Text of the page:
Vitamin D supplementation has been studied in heart failure in addition to the evidence-based medications that are prescribed. Patients with heart failure, especially if they have a poorly pumping left ventricle, will have a thickened left ventricle. To compensate for a poorly functioning left ventricle the heart muscle will stretch and get fibrosed (thicker), a condition called ventricular remodeling. Seven randomized controlled trials, with a total of 465 patients, including 235 cases in the vitamin D group and 230 cases in the control group, were included in a study. The primary and secondary endpoints were the size of the left ventricle (left ventricular end diastolic dimension), how the ventricle pumped, called left ventricular ejection fraction, and adverse reactions. High-dose vitamin D (>4000 IU/day) was more effective at reducing the left ventricular dimension than low-dose vitamin D (<4000 IU/day). Vitamin D supplementation increased the pumping action of the heart in patients with reduced ejection fraction. Vitamin D supplementation was found to inhibit the remodeling of the left ventricle and improve its function (BMJ Open. 2018 Aug 30;8(8):e020545). At this time vitamin D does not seem to change the risk of death in heart failure. More studies are needed to validate if vitamin D has a role in heart failure therapy.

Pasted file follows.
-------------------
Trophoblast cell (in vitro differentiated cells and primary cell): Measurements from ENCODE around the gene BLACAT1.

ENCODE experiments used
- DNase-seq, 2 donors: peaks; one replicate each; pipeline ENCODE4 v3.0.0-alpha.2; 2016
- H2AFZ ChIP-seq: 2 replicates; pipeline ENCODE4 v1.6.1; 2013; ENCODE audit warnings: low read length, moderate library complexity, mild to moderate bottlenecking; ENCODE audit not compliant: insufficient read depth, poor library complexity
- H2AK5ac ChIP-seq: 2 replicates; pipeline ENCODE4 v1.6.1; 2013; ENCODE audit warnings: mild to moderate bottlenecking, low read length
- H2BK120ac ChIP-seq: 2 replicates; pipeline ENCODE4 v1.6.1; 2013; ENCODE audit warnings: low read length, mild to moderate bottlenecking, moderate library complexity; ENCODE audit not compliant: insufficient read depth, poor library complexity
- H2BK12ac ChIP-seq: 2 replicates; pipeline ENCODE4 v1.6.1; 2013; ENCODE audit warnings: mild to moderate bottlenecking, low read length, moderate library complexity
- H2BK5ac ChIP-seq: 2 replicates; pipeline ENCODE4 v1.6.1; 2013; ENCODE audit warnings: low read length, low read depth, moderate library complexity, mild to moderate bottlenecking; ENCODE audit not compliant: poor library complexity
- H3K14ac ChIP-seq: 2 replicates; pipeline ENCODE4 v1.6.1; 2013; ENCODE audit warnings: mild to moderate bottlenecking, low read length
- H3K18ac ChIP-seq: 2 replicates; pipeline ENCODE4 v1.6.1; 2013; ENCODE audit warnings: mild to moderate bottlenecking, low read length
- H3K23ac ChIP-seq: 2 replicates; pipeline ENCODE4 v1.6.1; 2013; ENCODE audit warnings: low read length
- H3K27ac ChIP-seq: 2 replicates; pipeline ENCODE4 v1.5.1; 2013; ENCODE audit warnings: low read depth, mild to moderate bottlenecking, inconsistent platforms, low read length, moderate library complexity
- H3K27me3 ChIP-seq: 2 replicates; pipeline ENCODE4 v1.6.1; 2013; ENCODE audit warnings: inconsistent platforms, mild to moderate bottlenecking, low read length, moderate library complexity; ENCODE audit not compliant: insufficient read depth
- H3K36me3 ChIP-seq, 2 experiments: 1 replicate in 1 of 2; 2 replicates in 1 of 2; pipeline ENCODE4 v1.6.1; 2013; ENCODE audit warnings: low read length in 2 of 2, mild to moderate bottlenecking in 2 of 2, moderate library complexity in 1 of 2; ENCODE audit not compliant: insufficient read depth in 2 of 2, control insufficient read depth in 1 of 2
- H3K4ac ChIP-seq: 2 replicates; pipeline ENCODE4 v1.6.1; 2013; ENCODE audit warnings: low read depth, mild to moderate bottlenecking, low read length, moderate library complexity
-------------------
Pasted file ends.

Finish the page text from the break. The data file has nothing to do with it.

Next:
Those of us who live north of the 34th latitude have a higher risk of vitamin D deficiency in the winter months. We also have a higher risk of seasonal affective disorder (SAD). One of the treatments for this disorder is UV light. One of my co-workers would do a session of UV light each day during their lunch hour. They felt less depression during the winter months when using the UV light therapy. A study of 15 participants with SAD were randomized to either 100,000 IU of vitamin D (one time dose) (n = 8) or phototherapy (n = 7). They reported that depression (assessed with the Hamilton Depression Scale) decreased in persons who received vitamin D (from 10.9 to 6.2, p = .040) as compared to those who received phototherapy (from 12.6 to 11.3, p = ns). There were no untoward side effects from the dose of vitamin D. The limitation of this study was the vitamin D dose was given once and not a daily dose. More studies need to be done to see how vitamin D may affect mood.